Social engineering and GDPR data subjects’ rights

EU General Data Protection Regulation (GDPR) is now in full force since 25 May. By now, organizations should have evaluated their compliance as well as filled out any gaps in their processes and controls.

One of the key requirements from the regulation pertain to the data subjects’ rights, which include (among a few others) the right to obtain access or copy of personal data belonging to the data subject, right to rectify incorrect information and right to be forgotten. The organizations are required to respond to data subject rights’ related requests “without undue delay” and at the latest within one month (extendable up to two months in some circumstances), which puts pressure on having effective processes in place. The requirements to respond to requests regarding the rights of data subjects is a good thing for everyone concerned of their personal data, but they may also introduce information security risks, specifically from social engineering perspective.

Social engineering refers to the acts or means used to manipulate other people into performing actions, such as providing confidential information. Social engineering attacks have been increasingly an issue faced by organizations as well as individuals in the form of identity thefts, CEO scams and as means to gain initial foothold in company networks. In 2016, FBI estimated the cost of reported CEO, or “business e-mail”, scams alone to be more than $2.3 billion from October 2013 to February 2016[1]. An effective attack typically starts with obtaining information of the targeted individuals to increase the credibility of the actual scam. Knowing that each company needs to respond to personal data related requests without undue delay may provide opportunities to obtain that information, for example, by impersonating a company employee or customer. This should of course be possible only if organizations do a poor job in handling these types of requests.

The key vulnerabilities with regards to data subject’s right requests are the following:

  1. The requester’s identity is not reliably verified making it possible for an attacker to perform requests on behalf of others, for example, by knowing the social security number or some other “convincing” identifying detail regarding the victim.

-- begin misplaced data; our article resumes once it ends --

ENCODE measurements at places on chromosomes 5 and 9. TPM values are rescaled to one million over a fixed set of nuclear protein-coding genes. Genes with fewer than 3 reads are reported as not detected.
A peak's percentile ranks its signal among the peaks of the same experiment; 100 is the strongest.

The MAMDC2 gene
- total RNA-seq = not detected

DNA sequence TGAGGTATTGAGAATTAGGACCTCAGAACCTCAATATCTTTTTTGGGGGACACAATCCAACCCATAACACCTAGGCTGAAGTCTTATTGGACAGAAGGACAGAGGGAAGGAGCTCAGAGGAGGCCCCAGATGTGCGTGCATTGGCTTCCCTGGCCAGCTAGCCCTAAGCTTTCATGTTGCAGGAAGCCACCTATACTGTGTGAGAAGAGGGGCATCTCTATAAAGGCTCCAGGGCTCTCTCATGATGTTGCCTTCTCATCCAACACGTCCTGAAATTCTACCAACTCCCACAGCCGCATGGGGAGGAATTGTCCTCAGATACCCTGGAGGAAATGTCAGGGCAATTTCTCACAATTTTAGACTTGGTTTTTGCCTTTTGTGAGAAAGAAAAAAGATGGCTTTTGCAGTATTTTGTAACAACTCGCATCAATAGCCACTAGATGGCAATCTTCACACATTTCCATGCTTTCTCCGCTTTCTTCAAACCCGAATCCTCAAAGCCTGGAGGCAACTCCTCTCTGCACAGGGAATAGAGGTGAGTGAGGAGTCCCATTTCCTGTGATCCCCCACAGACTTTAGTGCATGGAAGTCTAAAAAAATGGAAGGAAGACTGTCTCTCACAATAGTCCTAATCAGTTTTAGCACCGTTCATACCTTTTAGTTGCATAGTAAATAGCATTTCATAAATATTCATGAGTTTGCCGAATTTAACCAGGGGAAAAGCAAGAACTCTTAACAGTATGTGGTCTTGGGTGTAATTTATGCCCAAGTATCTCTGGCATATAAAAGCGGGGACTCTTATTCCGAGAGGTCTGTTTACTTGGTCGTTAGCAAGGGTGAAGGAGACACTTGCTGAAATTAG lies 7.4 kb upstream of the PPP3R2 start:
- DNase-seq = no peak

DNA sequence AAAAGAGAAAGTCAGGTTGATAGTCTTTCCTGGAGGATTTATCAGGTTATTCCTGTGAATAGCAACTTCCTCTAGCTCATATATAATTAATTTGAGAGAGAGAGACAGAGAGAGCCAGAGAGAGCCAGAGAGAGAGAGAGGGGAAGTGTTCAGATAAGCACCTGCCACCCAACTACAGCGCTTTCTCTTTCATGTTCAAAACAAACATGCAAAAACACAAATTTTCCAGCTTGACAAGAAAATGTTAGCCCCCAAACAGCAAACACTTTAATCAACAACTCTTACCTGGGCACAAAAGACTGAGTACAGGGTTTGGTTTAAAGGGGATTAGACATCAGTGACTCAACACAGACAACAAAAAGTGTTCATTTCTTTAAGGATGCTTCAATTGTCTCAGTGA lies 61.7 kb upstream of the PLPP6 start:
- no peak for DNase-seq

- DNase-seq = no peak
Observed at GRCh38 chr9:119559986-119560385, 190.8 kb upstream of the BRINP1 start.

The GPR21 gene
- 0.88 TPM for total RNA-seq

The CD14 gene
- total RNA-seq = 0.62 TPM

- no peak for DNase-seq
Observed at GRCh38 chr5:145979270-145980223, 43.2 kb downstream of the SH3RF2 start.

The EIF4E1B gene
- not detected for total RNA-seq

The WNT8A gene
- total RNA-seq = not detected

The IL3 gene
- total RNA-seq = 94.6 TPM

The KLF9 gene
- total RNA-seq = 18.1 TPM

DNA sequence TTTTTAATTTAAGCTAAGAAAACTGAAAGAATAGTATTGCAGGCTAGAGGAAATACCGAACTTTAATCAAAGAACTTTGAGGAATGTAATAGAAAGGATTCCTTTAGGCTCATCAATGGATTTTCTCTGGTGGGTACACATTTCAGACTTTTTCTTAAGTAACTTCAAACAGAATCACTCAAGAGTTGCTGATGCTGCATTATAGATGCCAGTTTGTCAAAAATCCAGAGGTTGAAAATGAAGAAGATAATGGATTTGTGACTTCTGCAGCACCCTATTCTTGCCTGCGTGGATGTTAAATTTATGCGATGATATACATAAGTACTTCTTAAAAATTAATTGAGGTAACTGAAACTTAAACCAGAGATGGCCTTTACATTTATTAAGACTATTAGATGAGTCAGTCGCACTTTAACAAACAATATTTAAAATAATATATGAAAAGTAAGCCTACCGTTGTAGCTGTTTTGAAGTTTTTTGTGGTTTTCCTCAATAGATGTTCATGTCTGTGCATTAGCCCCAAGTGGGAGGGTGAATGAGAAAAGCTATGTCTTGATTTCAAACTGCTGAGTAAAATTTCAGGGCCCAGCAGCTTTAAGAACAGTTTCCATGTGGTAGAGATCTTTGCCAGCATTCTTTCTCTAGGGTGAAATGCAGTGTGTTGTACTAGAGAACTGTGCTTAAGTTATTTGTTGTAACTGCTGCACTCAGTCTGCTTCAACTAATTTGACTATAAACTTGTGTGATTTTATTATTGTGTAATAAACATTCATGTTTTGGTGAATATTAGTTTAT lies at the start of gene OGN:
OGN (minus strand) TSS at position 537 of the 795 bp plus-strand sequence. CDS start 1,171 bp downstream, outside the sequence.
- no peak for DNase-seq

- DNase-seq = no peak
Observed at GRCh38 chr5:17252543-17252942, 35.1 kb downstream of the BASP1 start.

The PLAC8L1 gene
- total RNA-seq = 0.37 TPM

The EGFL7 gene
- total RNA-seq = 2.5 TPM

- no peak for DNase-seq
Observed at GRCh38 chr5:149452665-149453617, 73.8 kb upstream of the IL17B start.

2. The data provided by the organization is not standardized, but depending on the request may contain extraneous information about data subjects or useful clues about the target environment.

The resulting risk is that the company may disclose information about individuals, which would be considered a personal data breach and lead into regulatory action, or the information may be used to gain useful information to attack the organization, for example, in form of more effective CEO scams.

What could be done to mitigate against the risks? The following recommended steps should be considered, when designing end evaluating the processes for handling data subjects’ right requests:

  1. Ensure there is a controlled and systematic process in place to respond to data subjects’ right requests. Specifically, ensure that:
    a) there is a reliable and effective way to verify the identity of the requester,
    b) the information to be provided follows a standard format (so that there is no variation on the detail of information provided between different requests) and no unnecessary information about other individuals or the organization and the IT environment is disclosed,
    c) the information is transferred in a secure way.
  2. Train your employees to ensure everyone who might be involved with handling the requests understands the process and the risks involved.
  3. Test your processes regularly to identify gaps in the processes or employee awareness and improve accordingly.

The risks described here are examples of information security related risks, which reach beyond traditional IT operations and may therefore be easily overlooked. Any change in the operating environment of organizations, regulatory or otherwise, always introduces risks that should be carefully evaluated from different perspectives, including the perspective of information security, and responded to in accordance with the company’s risk appetite.


Carsten Maartmann-Moe

Head of Cyber & Digital Risk

Let's connect

Social engineering and GDPR data subjects’ rights Social engineering and GDPR data subjects’ rights
I want an Advisense expert to contact me about:
Social engineering and GDPR data subjects’ rights

By submitting, you consent to our privacy policy

Thank you for connecting with us

An error occurred, please try again later